Press Releases


Entries in NH Budget (161)


Citizens Report: Weekly Newsletter 

One of Citizens for a Strong New Hampshire's General Consultants, Mike Biundo, engaged in a substantive debate with the New Hampshire Democratic Party spokesman Harrell Kirstein over our TV advertisement "What to Cut", the unpopularity of Obamacare in New Hampshire, Senator Shaheen's vote for it, and the effect this job-killing law will have on middle-class families.

In case you missed it, you can watch the full segment here.

Fiscal Responsibility
A fiscally responsible budget

This week, New Hampshire legislators agreed not to rely on the House's failed tax and spend policies, but followed the Senate's fiscally responsible approach to what our state can afford. This budget does not include the cigarette tax increase or the 67% increase in gas tax (as had been included in the House's budget.)

Citizens for a Strong New Hampshire is thankful that the budget does not include these increased taxes and fees that would have burdened Granite State families.  We also applaud the Legislature for the responsible decision to not expand Medicaid without first conducting a study.
Americans don't like Obamacare

Americans still don't like Obamacare 

The most recent Kaiser Health Tracking Poll shows that only 35% of Americans polled have a favorable view of Obamacare.  In response to these low favorable numbers, Organizing for Action (OFA) released its first health care ad, but as CNN reported, they weren't the first to be up on the airwaves on this issue.


"OFA isn't the first to launch a health care ad this month. The battle hit the New Hampshire airwaves two weeks ago when a conservative group launched a commercial criticizing Sen. Jeanne Shaheen, who's up for re-election next year, for supporting the law. The group, Citizens for a Strong New Hampshire, spent $110,000 on the 30-second ad."[1]


[1] CNN: OFA launches health care ads. 6/17/2013.


Volunteer your time 

Interested in getting more involved with our organization? Visit our website to sign up!


Volunteer opportunities include everything from attending one of our nightly phone banks in our Manchester office and writing letters to the editor to weekend door knocking programs and visibilities encouraging elected officials to support the issues of lower taxes, limited government, creating jobs, and improving the economy.


Josiah Bartlett Center - Medicaid Expansion, The Budget, and the PUC

Weekly Update from the
Josiah Bartlett Center

Keeping you up to date on our latest research
on the issues impacting New Hampshire

The current debate over Medicaid expansion is misleading simply because the expansion doesn’t do what supporters think it does. Experience shows that it does almost the opposite of what they intend: it doesn’t affect the uninsured and doesn’t reduce uncompensated care costs that are passed on to those with private insurance. The experience of two neighboring states, Maine and New Hampshire, should be studied... Click here to keep reading.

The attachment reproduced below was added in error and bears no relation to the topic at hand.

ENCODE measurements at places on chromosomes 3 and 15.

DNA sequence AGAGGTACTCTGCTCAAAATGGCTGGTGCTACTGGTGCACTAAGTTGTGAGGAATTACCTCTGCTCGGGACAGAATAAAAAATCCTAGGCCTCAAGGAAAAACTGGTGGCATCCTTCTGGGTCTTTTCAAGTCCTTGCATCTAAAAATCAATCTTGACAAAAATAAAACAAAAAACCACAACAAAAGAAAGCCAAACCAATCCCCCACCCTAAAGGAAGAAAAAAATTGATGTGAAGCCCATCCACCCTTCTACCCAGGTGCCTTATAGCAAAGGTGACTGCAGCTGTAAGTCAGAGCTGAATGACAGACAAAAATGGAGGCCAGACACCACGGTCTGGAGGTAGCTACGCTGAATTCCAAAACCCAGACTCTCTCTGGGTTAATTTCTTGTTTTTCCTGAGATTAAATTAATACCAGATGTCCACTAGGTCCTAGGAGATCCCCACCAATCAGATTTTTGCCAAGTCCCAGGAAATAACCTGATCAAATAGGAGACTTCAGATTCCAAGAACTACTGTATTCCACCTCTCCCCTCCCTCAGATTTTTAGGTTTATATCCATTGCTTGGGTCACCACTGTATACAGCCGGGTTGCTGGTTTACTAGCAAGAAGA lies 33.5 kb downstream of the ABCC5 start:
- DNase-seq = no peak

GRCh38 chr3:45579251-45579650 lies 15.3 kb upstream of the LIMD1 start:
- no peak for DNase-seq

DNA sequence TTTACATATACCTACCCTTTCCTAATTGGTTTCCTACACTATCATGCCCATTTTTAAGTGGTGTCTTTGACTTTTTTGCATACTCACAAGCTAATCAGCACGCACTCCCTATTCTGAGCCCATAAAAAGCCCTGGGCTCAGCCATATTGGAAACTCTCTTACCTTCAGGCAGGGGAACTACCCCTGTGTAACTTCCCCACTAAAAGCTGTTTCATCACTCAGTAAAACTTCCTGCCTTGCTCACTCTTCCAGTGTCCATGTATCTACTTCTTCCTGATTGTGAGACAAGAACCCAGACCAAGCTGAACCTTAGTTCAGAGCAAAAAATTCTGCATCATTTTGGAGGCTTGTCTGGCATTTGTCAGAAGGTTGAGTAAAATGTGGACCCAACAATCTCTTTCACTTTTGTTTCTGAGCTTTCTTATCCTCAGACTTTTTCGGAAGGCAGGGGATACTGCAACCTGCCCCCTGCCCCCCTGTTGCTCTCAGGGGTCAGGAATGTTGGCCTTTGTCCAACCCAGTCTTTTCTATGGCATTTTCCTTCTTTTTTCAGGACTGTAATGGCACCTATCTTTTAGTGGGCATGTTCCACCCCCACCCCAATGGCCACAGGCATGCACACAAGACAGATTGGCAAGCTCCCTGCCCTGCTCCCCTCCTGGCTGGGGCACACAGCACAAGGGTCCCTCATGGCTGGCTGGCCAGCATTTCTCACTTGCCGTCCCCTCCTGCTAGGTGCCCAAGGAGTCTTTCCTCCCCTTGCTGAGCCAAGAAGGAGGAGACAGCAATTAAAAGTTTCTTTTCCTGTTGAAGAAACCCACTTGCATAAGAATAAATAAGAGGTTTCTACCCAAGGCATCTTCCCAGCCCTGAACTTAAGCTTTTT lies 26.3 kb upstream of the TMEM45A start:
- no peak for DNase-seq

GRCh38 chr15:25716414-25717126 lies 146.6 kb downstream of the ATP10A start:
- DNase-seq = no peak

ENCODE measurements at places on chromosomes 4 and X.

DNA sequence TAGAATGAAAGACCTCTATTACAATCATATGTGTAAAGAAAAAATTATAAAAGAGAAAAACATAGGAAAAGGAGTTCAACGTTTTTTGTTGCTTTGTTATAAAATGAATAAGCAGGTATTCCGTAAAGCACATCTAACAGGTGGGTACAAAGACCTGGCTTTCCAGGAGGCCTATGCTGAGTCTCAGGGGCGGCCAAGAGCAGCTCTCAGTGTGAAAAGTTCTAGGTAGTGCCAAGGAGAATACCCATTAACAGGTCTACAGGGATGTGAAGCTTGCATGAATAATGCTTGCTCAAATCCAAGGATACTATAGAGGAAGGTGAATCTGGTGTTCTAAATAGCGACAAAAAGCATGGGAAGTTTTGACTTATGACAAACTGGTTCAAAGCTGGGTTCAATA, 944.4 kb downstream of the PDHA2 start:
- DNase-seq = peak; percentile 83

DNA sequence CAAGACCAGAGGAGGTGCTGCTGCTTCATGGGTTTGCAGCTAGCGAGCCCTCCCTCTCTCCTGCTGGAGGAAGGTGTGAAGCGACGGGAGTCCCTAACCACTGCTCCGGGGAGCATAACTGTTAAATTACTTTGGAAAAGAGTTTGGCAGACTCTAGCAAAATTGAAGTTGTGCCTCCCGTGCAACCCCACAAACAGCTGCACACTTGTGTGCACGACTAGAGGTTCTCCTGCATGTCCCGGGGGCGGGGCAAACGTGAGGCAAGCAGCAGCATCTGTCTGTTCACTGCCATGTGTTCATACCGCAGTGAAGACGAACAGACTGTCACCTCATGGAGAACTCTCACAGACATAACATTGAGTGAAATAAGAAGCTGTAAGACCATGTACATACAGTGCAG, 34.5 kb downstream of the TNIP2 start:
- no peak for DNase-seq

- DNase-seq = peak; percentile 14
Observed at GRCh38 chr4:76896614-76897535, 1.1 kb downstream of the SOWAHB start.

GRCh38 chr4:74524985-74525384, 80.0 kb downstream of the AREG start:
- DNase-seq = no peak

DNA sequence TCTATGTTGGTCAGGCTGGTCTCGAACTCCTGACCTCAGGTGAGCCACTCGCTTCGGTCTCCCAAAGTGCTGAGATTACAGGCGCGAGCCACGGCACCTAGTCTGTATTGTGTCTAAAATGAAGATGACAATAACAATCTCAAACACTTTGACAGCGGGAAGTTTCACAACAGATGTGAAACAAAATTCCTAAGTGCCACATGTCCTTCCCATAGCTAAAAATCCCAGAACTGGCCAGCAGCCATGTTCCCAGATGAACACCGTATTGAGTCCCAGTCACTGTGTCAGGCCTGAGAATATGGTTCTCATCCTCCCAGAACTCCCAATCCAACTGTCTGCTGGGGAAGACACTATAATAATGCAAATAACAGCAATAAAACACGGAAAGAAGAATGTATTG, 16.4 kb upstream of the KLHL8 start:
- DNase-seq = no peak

Latest Budget Resources

Get Caught Up on the Latest in Concord

With Committee of Conference week drawing to a close, be sure to catch up on the very latest on the New Hampshire budget. All of the Center's budget work is conveniently located in one place... Right here


The PUC is Power Mad

A Look at NH Electric Rates

The PUC and the New Hampshire Legislature have been trying to reduce New Hampshire’s shockingly high utility bills for a while now and have even introduced a sliver of market competition into the bureaucratic, over regulated, micromanaged labyrinth of electric rates... Click here to keep reading.


Budget Committee of Conference Update

Battle Lines Update: Who got what?

The Committee of Conference is over and a final budget has been produced for approval by both chambers; so what became of all of the controversial items? Click here to keep reading.


NH House Republican Leaders Comment on Budget Compromise

CONCORD - Today House Republican Leader Gene Chandler (R-Bartlett) and House Finance Ranking Republican Neil Kurk (R-Weare) offered the following statements in reaction to the conclusion of state budget negotiations between the House and Senate."

House Republican Leader Gene Chandler (R-Bartlett)

"We believe the Senate budget proposal was the best option for the state. The committee of conference process is about compromise and we’re happy our Democrat colleagues in House agreed with the majority of the Senate proposal. The Senate did a fantastic job fighting to keep our state government on a sustainable course and adopting what House Republicans fought for throughout the budget process. ”

“We are also happy to see that this budget allows for funding to our state’s valuable charter schools while lessening the impact of downshifting to the counties and creating no new taxes or fees. This budget also continues the business tax reforms passed last year but suspended in the House version of the budget. New Hampshire’s taxpayers deserve an honest and transparent budget that promotes an efficient and accountable government that is built on realistic revenue estimates. I’m confident this budget leads us in that direction.”